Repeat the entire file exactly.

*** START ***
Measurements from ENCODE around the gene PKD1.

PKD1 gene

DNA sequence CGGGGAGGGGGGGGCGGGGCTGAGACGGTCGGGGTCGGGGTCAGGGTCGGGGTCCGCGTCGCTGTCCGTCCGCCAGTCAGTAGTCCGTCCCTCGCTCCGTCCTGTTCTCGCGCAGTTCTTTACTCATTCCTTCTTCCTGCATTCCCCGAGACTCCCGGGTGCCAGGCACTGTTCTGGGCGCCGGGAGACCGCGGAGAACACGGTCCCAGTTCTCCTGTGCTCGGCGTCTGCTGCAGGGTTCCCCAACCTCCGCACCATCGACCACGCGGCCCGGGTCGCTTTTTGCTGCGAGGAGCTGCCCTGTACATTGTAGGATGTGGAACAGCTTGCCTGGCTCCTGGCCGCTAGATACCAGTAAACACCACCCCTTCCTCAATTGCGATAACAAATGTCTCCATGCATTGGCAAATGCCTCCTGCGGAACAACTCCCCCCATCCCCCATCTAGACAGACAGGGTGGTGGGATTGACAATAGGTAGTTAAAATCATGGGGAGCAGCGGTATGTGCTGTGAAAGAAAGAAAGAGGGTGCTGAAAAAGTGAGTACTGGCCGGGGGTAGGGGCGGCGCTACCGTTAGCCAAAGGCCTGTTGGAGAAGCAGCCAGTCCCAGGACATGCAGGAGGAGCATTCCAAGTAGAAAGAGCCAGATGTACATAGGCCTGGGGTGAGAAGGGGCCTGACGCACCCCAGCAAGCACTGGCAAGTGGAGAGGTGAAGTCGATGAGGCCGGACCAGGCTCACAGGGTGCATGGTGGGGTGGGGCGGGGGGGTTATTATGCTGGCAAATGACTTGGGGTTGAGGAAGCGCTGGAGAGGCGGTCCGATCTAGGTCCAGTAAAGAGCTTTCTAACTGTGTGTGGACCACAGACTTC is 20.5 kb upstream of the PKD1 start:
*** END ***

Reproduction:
Measurements from ENCODE around the gene PKD1.

PKD1 gene

DNA sequence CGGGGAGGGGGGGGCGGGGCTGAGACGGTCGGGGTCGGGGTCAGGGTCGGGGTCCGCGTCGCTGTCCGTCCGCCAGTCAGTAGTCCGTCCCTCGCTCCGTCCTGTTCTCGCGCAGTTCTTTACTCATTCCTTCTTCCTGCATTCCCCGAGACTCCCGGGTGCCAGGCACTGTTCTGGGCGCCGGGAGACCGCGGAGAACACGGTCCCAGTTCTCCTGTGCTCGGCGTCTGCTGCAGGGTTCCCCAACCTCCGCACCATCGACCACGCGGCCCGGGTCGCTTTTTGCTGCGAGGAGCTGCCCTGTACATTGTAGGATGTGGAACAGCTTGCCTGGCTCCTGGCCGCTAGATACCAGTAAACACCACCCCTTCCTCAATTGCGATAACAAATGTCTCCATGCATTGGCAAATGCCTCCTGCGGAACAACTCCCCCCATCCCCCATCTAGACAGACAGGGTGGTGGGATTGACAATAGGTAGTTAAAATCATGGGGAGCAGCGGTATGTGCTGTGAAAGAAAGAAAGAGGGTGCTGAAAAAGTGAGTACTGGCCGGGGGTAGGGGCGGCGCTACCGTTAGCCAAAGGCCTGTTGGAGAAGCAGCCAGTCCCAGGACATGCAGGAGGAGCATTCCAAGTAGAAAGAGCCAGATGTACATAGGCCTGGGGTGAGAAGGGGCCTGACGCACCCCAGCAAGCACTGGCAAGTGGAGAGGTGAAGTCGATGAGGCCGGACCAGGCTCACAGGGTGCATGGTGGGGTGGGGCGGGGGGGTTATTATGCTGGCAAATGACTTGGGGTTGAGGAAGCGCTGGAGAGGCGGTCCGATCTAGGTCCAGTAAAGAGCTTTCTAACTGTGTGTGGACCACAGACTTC is 20.5 kb upstream of the PKD1 start: